Starting today at the downtown Seattle Public Library, you can watch on monitors where Seattle's trash goes, from your garbage can to wherever it might end up. It's the work of researchers from the Massachusetts Institute of Technology.
Here’s something you might have overlooked when planning how to spend your weekend:
Tracking in real time where Seattle’s trash goes, from your curbside bins to wherever it might end up — a recycling center on the other side of town, or a landfill in Oregon, or perhaps even overseas.
Starting at 11 a.m. today at the downtown Seattle Public Library, you can watch on a large projection screen the work by researchers from the Massachusetts Institute of Technology.
They chose Seattle because of its environmental reputation.
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Here, for example, is an aluminum can that was tagged electronically.
It began its journey at 6 p.m. Aug. 31 at a waste container on First Avenue.
It ended its short trip 2 ½ miles south at the Rabanco Recycling Center on Sept. 2, at 8:11 p.m. and 20 seconds.
Tracking how our garbage travels, say the MIT researchers, is kind of like injecting a tracer into our bloodstream and following it through the human body. It helps us understand how the system works.
Lance Albertson, 47, of Woodinville, was one of the people who volunteered for the project.
He is “in transition” jobwise, meaning he’s a programmer getting more training as a programmer as he searches for a job.
Albertson was so enthused about participating that he put a clothes dryer into the back of his 2005 Prius and drove downtown to the library’s underground parking lot.
Volunteers were asked in late August to take their garbage — there was a list of the kinds of garbage the researchers wanted, from glass products to old laptops to clothing items — to the library.
The researchers also went to homes of some residents.
Albertson says researchers taped a tracking device to the back of the dryer, and he later took it to a Woodinville recycler.
He chronicled it all in a blog.
“Your Starbucks cup, your lovingly crafted macaroni necklace, your television set: their time with you eventually comes to an end. Of course, we all know in the back of our minds that all those items go somewhere. But where do they go? And how do they get there?” wrote Albertson.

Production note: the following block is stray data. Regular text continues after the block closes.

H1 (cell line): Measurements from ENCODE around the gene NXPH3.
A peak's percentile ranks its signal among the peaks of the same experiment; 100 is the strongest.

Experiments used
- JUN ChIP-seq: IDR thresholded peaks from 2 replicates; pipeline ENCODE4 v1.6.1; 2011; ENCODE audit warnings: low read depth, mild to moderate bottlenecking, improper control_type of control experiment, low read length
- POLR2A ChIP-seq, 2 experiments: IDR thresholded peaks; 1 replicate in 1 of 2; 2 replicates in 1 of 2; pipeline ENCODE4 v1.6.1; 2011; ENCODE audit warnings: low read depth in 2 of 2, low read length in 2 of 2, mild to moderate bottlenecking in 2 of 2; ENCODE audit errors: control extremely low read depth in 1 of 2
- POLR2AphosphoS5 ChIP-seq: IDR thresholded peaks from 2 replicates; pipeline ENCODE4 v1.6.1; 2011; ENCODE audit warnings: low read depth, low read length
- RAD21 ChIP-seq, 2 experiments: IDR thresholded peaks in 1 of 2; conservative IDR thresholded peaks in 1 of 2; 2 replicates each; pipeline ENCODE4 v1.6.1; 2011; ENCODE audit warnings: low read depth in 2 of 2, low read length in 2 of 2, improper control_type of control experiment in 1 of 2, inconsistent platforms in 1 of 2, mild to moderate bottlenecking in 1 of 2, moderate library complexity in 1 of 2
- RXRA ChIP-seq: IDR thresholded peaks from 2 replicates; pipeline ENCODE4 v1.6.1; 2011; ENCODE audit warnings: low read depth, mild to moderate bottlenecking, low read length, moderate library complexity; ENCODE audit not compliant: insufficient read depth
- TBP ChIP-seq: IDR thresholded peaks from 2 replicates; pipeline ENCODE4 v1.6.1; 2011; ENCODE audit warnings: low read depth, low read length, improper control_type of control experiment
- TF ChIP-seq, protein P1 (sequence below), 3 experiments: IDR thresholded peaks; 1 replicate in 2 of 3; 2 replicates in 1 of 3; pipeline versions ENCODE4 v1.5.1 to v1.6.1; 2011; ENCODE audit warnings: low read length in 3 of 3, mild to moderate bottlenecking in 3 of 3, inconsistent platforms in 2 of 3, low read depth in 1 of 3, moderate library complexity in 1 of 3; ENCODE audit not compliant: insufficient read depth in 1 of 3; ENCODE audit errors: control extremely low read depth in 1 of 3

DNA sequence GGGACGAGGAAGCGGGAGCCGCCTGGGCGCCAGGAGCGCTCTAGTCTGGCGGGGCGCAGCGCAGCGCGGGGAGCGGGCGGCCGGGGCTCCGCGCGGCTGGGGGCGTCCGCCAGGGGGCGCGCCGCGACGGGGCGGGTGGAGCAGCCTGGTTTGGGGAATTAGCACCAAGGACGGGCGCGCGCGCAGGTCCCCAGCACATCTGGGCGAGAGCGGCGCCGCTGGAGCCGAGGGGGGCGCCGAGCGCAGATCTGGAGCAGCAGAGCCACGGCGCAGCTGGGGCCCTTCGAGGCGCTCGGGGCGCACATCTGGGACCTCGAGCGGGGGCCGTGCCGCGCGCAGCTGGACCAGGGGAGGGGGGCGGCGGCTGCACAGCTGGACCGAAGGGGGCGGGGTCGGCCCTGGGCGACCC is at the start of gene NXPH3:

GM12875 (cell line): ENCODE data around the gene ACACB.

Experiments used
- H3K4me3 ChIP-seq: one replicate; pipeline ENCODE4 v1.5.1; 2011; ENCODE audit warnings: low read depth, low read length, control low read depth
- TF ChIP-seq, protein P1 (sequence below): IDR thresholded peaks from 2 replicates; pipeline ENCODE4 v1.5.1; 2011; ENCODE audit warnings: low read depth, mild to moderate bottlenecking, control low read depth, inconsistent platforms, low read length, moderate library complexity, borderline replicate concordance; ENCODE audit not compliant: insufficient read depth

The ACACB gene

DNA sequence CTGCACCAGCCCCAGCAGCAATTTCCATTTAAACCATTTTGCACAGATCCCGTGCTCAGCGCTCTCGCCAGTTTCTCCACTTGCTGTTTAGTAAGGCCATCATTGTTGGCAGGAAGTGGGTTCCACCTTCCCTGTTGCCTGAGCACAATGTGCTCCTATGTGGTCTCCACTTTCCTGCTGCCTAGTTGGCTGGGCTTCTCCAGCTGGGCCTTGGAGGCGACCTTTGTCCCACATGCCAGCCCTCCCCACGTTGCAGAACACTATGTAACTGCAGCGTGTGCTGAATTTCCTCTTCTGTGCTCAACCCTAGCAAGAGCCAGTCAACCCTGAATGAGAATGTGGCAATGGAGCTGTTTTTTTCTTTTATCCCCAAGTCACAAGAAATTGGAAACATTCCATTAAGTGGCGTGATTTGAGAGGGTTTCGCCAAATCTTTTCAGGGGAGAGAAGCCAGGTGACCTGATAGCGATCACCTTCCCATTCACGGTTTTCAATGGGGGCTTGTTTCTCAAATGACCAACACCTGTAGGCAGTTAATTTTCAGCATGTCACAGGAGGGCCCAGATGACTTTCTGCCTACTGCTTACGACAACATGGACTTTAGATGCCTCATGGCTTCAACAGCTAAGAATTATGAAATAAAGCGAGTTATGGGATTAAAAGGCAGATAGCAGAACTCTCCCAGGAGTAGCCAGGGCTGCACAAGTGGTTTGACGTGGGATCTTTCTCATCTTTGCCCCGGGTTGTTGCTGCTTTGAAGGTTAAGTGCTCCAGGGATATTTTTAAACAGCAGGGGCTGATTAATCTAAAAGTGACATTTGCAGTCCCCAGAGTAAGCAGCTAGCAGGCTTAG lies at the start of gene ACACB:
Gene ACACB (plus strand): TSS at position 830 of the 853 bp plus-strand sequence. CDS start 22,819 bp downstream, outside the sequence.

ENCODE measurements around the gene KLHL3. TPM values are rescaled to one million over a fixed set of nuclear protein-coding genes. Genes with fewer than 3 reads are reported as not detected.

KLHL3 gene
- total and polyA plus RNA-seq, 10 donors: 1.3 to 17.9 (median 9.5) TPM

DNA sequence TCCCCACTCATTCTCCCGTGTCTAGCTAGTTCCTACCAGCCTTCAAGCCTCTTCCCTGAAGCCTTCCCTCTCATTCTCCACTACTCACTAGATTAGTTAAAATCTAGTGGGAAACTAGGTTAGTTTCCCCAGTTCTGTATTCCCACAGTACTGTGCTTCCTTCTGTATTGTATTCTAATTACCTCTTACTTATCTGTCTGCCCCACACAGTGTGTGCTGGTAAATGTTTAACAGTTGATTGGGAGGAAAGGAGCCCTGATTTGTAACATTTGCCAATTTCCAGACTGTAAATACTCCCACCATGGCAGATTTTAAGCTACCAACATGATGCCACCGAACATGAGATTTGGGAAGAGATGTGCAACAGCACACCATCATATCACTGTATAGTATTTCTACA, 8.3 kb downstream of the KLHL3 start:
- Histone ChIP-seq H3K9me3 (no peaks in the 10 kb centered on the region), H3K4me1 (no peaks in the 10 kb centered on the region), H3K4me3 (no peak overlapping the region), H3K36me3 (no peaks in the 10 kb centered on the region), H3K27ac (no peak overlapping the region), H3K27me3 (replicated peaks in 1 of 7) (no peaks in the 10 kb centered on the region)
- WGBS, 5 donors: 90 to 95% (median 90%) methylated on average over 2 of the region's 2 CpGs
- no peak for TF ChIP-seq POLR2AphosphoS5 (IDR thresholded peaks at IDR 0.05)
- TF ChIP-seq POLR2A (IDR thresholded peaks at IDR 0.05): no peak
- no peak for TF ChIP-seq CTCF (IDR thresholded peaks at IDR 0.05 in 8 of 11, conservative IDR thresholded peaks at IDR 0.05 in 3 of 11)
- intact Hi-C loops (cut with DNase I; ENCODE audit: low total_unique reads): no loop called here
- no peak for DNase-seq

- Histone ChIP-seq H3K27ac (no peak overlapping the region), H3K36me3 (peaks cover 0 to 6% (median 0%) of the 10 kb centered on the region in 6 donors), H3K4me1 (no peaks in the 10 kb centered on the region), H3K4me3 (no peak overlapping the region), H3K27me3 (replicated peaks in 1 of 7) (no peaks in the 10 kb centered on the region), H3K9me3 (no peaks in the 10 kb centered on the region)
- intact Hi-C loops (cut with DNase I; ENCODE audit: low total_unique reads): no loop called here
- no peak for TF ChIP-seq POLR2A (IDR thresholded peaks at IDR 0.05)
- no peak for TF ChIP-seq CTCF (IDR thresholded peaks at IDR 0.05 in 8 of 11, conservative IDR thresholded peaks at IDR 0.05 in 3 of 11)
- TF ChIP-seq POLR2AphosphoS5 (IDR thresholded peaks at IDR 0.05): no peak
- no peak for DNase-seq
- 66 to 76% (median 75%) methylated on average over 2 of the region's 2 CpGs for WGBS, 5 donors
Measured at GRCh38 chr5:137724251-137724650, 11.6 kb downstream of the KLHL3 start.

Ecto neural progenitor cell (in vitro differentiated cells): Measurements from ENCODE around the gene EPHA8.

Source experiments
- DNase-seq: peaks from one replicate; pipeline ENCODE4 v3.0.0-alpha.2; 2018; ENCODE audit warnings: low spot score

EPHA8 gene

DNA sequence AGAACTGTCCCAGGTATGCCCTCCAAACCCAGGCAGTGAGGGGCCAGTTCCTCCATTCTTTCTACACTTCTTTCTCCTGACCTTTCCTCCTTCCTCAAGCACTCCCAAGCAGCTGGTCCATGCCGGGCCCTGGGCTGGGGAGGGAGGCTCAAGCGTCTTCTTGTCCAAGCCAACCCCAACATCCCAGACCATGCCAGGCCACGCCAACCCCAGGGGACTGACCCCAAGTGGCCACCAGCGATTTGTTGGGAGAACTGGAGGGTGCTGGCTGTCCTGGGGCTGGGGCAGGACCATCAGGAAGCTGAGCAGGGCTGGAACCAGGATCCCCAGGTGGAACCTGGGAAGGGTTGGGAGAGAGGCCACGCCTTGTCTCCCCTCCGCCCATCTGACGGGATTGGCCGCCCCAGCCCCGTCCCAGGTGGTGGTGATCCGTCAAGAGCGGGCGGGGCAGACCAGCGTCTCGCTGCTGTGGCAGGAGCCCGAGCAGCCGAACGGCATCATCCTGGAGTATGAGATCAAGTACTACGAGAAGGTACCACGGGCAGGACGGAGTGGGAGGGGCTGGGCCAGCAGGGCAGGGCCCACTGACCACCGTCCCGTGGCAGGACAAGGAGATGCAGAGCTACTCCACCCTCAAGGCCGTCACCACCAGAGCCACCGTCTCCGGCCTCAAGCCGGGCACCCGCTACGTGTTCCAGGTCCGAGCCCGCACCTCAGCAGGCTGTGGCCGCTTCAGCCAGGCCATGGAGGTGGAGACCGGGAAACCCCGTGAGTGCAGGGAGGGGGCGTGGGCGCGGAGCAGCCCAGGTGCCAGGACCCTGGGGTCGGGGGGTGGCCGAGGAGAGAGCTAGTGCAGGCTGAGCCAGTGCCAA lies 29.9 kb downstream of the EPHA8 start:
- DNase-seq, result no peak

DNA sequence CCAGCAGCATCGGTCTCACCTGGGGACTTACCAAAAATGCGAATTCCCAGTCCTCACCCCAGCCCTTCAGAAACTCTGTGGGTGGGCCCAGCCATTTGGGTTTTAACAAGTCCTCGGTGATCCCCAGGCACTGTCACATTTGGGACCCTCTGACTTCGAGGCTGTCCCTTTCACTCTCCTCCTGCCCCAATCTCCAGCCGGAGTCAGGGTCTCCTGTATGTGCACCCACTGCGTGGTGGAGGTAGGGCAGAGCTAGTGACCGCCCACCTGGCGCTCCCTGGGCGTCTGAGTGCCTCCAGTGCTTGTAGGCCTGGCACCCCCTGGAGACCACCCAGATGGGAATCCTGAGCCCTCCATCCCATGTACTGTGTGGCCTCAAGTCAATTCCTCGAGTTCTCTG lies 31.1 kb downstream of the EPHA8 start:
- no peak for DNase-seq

“Without data about where stuff goes and how it gets there it is difficult to figure out ways to improve the removal system.”
Seattle produces plenty of waste: 790,000 tons in 2008, half of which went to a landfill in Arlington, Ore., with the other half recycled or composted.
So far, 50 people have had their garbage tagged at the library, and researchers have gone to 15 homes. Some people have had one or two items tagged, some 10 to 20 items.
In total, there are 3,000 tracking devices, and tagging is continuing to keep the real-time library exhibit — which lasts until Oct. 11 — with garbage that is current. Another 50 devices were used in a smaller New York City project, and 50 more will be installed next month in London.
Ten years ago, this kind of experiment couldn’t have been conducted. The technology wasn’t readily available.
The devices cost about $100 each to make. Eventually, they could cost as little as $1 each. They’re essentially miniaturized, stripped-down cellphones embedded in foam or coated against the elements.
The funding for devices came from a $300,000 grant from Waste Management, the multibillion-dollar company that picks up much of the country’s garbage. It has the contract for south and northwest Seattle.
Lynn Brown, spokeswoman for Waste Management, says the firm runs 21,000 collection trucks that collect garbage from 20 million customers.
“In the larger scale of things, Waste Management is more of a logistics company than anything else,” she says.
So, says Brown, the company funded the devices, hoping the research would help those 21,000 trucks move around more efficiently.
Another person who volunteered garbage for the project was Dawn DeGroot, a Wallingford resident who brought old UGG slippers that were her husband’s.
“They were really cozy. He really loved the sheepskin inside,” said DeGroot. “But the bottoms were totally worn out.”
She said the MIT researchers put the tracking devices into the slippers, and then filled them with foam that hardened. The foam cushioned the devices in their travels. She then took the slippers back home and put them in the family’s garbage can.
DeGroot said just volunteering for the project made her think more about garbage
“Oh, totally, it makes you so aware. We don’t want to destroy this planet,” she says. “Imagine if everything you threw away had a tracker. My slippers have a tracking number. I’m gonna go to the library and look them up.”
The MIT researchers say the garbage project is part of their studies on how electronic sensors and mobile technologies change our lives.
These days, says Assaf Biderman, associate director for the project, “everybody carries a cellphone; we have network connectivity everywhere.”
It says something about how we’ve accepted high-tech into our lives that Seattle residents participating in the project recognized the troubling potential of such cheap tracking devices, but they weren’t particularly bothered.
If an inexpensive device can track in real time an inanimate object, well, it can do the same with a person.
“It’s always a trade-off, isn’t it? I know that I can be tracked through my cellphone, but, dang, cellphones are really useful,” says Lance Albertson, waiting to see where his dryer ended up.
Erik Lacitis: 206-464-2237 or firstname.lastname@example.org